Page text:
£33,905 - £59,140 Price range
5 - 7 Seats
34 - 39 MPG
The Toyota Land Cruiser is a large, rugged off-roader disguised as a road-going SUV. Its rivals are the Land Rover Discovery 4, Volkswagen Touareg and Mercedes GLE, but arguably none offer the Toyota’s durability.
After a facelift in 2015, the big Toyota got a new engine among other, less significant, updates. It’s smaller in capacity and less powerful than the one it replaces, but has improved running costs and more pulling power.
Inside it’s not the most modern of interiors, but Land Cruiser buyers tend to prioritise durability and robustness over technology and the Toyota has them both in spades. Interior space is plenty and the boot is big, too, making the Land Cruiser a very practical 4×4.
Out on paved roads it’s outclassed by all of its competitors with lots of body roll and wind noise, but when the going gets tough, few can match the off-road prowess of the Land Cruiser. No matter the quality of the road or the lack of it, the Toyota drives on.
Since the 2015 facelift, equipment levels have improved and entry-level Land Cruisers come with cruise control, air-conditioning and a rear-view camera is just about all that is noteworthy.
For the driver, operating all of the equipment on the move is a rather haphazard affair – there are switches scattered all over the place, and the materials look and feel like Toyota has only focussed on the durability and toughness of the interior. It falls quite a way behind some competitors that feel more expensive and luxurious – making them more special places to be.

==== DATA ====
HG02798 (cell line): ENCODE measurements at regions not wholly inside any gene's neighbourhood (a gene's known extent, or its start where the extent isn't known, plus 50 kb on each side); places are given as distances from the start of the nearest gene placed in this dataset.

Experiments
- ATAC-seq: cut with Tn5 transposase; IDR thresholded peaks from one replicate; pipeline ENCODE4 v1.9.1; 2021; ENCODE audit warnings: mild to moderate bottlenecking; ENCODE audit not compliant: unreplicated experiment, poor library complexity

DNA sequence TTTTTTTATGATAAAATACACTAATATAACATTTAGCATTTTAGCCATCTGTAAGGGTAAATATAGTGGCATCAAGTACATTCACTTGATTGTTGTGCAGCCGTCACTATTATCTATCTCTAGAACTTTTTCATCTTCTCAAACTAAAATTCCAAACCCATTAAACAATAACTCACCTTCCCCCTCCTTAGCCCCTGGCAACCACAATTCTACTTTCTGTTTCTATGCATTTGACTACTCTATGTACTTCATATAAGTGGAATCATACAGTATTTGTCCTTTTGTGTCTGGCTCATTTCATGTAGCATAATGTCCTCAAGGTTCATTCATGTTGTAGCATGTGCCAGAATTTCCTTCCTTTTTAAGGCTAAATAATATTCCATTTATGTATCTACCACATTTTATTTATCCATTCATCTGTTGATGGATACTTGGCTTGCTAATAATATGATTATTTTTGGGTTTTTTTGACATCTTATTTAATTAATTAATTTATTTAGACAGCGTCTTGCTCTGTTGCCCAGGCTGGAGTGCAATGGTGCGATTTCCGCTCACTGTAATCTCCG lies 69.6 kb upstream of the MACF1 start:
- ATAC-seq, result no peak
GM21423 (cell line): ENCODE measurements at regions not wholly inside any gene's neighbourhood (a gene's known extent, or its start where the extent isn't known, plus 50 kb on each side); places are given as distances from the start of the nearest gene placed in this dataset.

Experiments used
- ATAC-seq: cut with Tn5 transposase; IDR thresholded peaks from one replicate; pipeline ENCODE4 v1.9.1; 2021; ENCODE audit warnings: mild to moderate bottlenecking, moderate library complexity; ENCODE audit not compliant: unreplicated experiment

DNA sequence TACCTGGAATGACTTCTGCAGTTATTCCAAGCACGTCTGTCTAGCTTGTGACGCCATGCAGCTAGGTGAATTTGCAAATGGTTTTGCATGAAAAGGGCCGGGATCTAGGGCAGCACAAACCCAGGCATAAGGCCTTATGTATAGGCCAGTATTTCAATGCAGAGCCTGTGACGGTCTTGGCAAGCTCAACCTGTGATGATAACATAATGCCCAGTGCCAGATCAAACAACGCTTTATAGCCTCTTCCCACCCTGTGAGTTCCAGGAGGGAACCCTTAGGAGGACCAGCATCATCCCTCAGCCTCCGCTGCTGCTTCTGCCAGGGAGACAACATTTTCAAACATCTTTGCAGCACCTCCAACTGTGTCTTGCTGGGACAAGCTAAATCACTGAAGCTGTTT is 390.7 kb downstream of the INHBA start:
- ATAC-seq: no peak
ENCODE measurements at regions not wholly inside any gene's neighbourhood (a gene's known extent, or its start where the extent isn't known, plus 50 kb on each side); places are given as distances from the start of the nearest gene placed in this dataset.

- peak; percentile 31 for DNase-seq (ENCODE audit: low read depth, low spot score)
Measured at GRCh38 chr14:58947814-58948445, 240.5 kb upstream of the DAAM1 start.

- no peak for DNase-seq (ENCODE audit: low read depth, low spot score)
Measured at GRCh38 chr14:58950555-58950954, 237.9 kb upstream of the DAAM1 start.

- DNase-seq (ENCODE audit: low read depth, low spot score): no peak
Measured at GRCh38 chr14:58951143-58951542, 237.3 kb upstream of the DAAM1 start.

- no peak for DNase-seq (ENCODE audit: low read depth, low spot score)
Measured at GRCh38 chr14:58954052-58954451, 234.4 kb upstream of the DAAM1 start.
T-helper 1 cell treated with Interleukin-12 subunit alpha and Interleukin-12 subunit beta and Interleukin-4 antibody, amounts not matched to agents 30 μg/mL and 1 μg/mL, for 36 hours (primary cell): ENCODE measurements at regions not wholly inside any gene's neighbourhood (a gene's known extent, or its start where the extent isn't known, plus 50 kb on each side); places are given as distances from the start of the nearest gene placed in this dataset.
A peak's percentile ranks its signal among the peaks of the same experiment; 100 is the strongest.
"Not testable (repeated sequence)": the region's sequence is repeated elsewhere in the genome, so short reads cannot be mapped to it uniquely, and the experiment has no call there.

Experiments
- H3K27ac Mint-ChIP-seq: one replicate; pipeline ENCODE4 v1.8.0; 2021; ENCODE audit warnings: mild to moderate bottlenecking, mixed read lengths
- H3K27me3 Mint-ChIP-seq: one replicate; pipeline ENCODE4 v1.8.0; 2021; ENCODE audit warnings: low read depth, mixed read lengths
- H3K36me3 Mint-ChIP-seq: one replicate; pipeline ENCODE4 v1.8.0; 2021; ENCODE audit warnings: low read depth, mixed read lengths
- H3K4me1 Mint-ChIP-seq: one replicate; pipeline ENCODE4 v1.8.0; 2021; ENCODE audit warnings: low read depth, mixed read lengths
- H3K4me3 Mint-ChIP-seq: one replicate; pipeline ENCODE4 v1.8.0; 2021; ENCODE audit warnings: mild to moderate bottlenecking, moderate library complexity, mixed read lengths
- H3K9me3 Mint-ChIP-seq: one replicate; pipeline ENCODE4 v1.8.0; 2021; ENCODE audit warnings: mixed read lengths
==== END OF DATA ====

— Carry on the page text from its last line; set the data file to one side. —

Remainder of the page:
However, most Land Cruiser buyers aren’t looking for VW-style piano-black lacquer or an Audi-style virtual cockpit – an interior that can withstand years of abuse is what they want and, in that regard, the Land Cruiser is hard to fault.
Toyota Land Cruiser passenger space
The interior is vast, sturdily built, and five adults can be transported with plenty of personal space to call their own. With the two extra seats in place, it’s fair to say that seven adults can still travel in relative comfort.
Toyota Land Cruiser boot space
With 621-litres of space, a wide-opening boot and no loading lip to carry groceries over, the seven-seater Land Cruiser is very practical. There’s more luggage space than in the VW Touareg (580 litres), for example. If you opt for the seven-seater Land Cruiser and use all of the seats, there is still around 150-litres of space, which is below average in class, though. Go for the three-door model and boot space drops to 380 litres.
The Land Cruiser has a commanding driving position that allows the driver to plot a course with confidence, aided by the light steering. The car is happiest when you turn off the beaten track, where testers say it becomes surprisingly intuitive – some even say it has more ability than most owners will ever need.
The superb off-road chassis does nothing for the ride on-road – most models have three suspension settings available, but reviewers were hard pressed to find any real differences between them. Manoeuvring the car around a town centre is daunting in itself because of its sheer size.
Toyota’s newly-developed 2.8-litre four-cylinder turbodiesel replaced the larger 3.0-litre diesel after the 2015 facelift and improved smoothness and refinement – but it’s still not on the level of the latest six-cylinder engines in rivals. The Land Cruiser weighs 2.5 tonnes, and with 177hp you’ll find that overtaking isn’t a particularly nippy experience. The engine is rattly at high revs, although engine noise is generally kept out of the cabin at a cruise.